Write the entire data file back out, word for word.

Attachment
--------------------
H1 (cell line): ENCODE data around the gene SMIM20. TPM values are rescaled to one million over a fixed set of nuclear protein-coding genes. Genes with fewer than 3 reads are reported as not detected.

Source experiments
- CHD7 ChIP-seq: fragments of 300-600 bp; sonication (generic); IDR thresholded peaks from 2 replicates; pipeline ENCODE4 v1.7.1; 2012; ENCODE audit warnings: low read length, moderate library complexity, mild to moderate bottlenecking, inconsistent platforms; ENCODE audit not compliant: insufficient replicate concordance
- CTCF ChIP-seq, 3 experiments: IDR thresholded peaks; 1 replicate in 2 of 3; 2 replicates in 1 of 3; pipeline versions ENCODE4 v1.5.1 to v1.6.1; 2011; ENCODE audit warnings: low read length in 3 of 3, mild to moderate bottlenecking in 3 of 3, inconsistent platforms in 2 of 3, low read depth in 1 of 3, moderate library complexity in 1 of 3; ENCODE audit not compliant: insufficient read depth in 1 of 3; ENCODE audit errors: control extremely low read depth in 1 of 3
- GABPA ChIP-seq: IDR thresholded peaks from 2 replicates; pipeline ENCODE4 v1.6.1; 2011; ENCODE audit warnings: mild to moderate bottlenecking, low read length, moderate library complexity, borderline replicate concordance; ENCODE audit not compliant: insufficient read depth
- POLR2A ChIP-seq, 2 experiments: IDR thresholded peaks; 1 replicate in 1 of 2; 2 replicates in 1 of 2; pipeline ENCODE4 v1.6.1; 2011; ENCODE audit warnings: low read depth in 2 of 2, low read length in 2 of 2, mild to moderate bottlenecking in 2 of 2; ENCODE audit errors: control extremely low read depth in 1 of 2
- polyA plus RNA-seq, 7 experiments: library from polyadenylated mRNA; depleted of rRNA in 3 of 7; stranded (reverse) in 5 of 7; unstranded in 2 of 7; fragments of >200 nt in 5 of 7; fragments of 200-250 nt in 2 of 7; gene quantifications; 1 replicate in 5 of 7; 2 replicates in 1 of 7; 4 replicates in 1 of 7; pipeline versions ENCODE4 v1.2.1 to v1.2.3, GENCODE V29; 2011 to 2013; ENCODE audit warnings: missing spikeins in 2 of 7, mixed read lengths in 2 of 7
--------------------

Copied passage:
H1 (cell line): ENCODE data around the gene SMIM20. TPM values are rescaled to one million over a fixed set of nuclear protein-coding genes. Genes with fewer than 3 reads are reported as not detected.

Source experiments
- CHD7 ChIP-seq: fragments of 300-600 bp; sonication (generic); IDR thresholded peaks from 2 replicates; pipeline ENCODE4 v1.7.1; 2012; ENCODE audit warnings: low read length, moderate library complexity, mild to moderate bottlenecking, inconsistent platforms; ENCODE audit not compliant: insufficient replicate concordance
- CTCF ChIP-seq, 3 experiments: IDR thresholded peaks; 1 replicate in 2 of 3; 2 replicates in 1 of 3; pipeline versions ENCODE4 v1.5.1 to v1.6.1; 2011; ENCODE audit warnings: low read length in 3 of 3, mild to moderate bottlenecking in 3 of 3, inconsistent platforms in 2 of 3, low read depth in 1 of 3, moderate library complexity in 1 of 3; ENCODE audit not compliant: insufficient read depth in 1 of 3; ENCODE audit errors: control extremely low read depth in 1 of 3
- GABPA ChIP-seq: IDR thresholded peaks from 2 replicates; pipeline ENCODE4 v1.6.1; 2011; ENCODE audit warnings: mild to moderate bottlenecking, low read length, moderate library complexity, borderline replicate concordance; ENCODE audit not compliant: insufficient read depth
- POLR2A ChIP-seq, 2 experiments: IDR thresholded peaks; 1 replicate in 1 of 2; 2 replicates in 1 of 2; pipeline ENCODE4 v1.6.1; 2011; ENCODE audit warnings: low read depth in 2 of 2, low read length in 2 of 2, mild to moderate bottlenecking in 2 of 2; ENCODE audit errors: control extremely low read depth in 1 of 2
- polyA plus RNA-seq, 7 experiments: library from polyadenylated mRNA; depleted of rRNA in 3 of 7; stranded (reverse) in 5 of 7; unstranded in 2 of 7; fragments of >200 nt in 5 of 7; fragments of 200-250 nt in 2 of 7; gene quantifications; 1 replicate in 5 of 7; 2 replicates in 1 of 7; 4 replicates in 1 of 7; pipeline versions ENCODE4 v1.2.1 to v1.2.3, GENCODE V29; 2011 to 2013; ENCODE audit warnings: missing spikeins in 2 of 7, mixed read lengths in 2 of 7